Perhaps the weirdness and seeming hostility of nature is the reason that mankind can be so hostile itself. But does what we do really matter? To us as a species, certainly. To the planet? Probably not. Recently a group of ecologists took a look at some coral that had been nuked 50 years previous to discover that 65 percent of the species have returned to the kilometers wide crater. Mother Nature is just chugging along at the Bikini Atoll. In a nod to this, BOOM!'s Northwind takes place in a future where Man's pollution has turned Winter eternal and the equator has been nuked because, true to our species, we couldn't share. However, while people in Northwind may be hiding underground, the planet continues to change and adapt, not seeming to much notice our presence.

So we're on a hostile planet that doesn't much care if we're on it. Is it any coincidence, then, that we're so cruel to one another? In April, a report released showed that the CIA viewed legal problems from "harsh interrogation" techniques to be inevitable. Not surprisingly, someone over there had the conversation that I imagine went something like, "Yes, Martha, torturing people will probably get us sued, so we'd better have a defense drawn up." So they set out to build a legal support from the Justice Department, which they received in the form of Alberto Gonzales. Left On Mission is another title from BOOM! that tackles this issue in the espionage sphere, head on. And not in a sexy, pro-torture, 24 way, but in morally shady and far more realistic fashion.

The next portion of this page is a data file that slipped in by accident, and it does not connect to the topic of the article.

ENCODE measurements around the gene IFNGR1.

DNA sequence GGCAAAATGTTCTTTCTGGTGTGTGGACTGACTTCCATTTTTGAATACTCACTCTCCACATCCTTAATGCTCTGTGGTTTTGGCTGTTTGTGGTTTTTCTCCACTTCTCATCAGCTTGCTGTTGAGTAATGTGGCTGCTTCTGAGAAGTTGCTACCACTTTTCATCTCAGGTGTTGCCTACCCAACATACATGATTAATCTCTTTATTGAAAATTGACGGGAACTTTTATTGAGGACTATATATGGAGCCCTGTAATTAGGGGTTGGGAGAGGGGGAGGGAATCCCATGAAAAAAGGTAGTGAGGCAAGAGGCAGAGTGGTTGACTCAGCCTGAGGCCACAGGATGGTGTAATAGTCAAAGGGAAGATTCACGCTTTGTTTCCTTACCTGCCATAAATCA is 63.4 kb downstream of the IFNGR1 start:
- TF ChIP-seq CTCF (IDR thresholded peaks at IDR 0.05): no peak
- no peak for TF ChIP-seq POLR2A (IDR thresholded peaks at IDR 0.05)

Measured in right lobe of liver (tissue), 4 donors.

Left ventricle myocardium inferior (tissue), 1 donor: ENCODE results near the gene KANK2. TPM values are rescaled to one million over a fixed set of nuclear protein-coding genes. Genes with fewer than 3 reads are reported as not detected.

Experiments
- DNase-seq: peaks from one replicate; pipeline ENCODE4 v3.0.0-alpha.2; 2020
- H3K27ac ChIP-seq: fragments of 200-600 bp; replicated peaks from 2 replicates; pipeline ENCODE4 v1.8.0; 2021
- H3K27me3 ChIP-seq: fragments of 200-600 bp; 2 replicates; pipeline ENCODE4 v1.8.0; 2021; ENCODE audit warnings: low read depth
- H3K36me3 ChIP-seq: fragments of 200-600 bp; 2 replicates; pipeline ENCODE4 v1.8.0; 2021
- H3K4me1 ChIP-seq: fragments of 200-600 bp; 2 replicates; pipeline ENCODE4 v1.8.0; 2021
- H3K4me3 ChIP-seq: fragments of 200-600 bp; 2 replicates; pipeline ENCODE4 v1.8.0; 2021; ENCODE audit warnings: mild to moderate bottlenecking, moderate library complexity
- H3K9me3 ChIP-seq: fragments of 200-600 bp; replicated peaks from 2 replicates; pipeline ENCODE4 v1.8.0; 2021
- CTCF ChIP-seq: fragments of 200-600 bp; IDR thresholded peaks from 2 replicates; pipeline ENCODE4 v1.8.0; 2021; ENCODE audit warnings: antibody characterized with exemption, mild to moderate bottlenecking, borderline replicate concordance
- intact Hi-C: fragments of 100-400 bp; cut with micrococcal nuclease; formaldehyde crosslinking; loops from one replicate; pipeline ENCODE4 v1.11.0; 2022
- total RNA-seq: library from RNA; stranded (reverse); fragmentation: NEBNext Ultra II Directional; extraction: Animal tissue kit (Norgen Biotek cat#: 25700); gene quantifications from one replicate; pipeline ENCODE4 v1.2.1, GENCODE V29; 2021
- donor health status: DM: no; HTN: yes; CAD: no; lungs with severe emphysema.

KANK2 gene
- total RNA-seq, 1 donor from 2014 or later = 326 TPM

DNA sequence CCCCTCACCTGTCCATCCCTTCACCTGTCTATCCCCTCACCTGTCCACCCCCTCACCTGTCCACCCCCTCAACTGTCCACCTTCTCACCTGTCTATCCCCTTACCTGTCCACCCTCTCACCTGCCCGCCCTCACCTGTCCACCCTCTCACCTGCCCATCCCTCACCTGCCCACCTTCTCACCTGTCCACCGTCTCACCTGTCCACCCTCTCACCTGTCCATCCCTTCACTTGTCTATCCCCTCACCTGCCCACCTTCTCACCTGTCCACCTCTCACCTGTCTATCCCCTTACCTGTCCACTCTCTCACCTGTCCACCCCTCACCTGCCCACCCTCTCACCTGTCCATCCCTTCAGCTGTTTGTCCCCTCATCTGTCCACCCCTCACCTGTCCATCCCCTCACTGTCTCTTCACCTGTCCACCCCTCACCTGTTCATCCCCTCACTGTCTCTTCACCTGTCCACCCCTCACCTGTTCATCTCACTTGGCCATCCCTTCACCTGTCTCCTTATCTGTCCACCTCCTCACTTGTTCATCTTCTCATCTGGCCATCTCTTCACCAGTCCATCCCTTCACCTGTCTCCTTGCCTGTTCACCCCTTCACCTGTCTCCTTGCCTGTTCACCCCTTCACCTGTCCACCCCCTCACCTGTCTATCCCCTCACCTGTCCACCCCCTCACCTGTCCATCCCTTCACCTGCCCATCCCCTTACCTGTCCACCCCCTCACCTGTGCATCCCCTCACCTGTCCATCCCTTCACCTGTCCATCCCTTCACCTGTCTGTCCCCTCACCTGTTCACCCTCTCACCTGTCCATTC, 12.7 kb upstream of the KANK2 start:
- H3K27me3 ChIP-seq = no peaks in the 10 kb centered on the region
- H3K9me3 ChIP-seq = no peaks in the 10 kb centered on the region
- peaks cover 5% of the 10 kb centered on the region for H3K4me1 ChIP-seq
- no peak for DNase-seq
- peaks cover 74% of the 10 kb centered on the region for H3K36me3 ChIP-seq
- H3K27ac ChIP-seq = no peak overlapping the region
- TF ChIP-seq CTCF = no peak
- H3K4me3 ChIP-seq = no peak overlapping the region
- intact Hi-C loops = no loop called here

It's not terribly surprising, though, that secret agents and covert organizations, by definition groups with little to no oversight, don't always act honorably and sometimes even act criminally. To wit, investigators from the Government Accountability Office were a bit distressed to realize just how easy it was to gain sensitive material over the Internet. On eBay alone, they were able to pick up a nuclear-biological- chemical suit and space parts for a F-14. While the States may have retired its F-14 fleet, Iran is currently sitting on a bunch of them that could function if only they could find the spare parts. Of course, while becoming a regional powerhouse, Iran also has its share of criminal problems. Recently the capital Tehran's police chief, in charge of fighting vice in the city, has been arrested after being caught with six nude women in a brothel during a police raid. Naturally, crime in all of its forms, has always been fertile ground for comics, with 100 Bullets and Criminal being the current standard bearers. Image and Virgin are doing some work in the past eras of the genre with Pretty Baby Machine and Dock Walloper respectively.

So there you have it, the weird and the wonderful in our world and how it's peaking through in comics.

If you're interested in finding out the answer to last week's column you can
find it at http://madbastard.hypersites.com.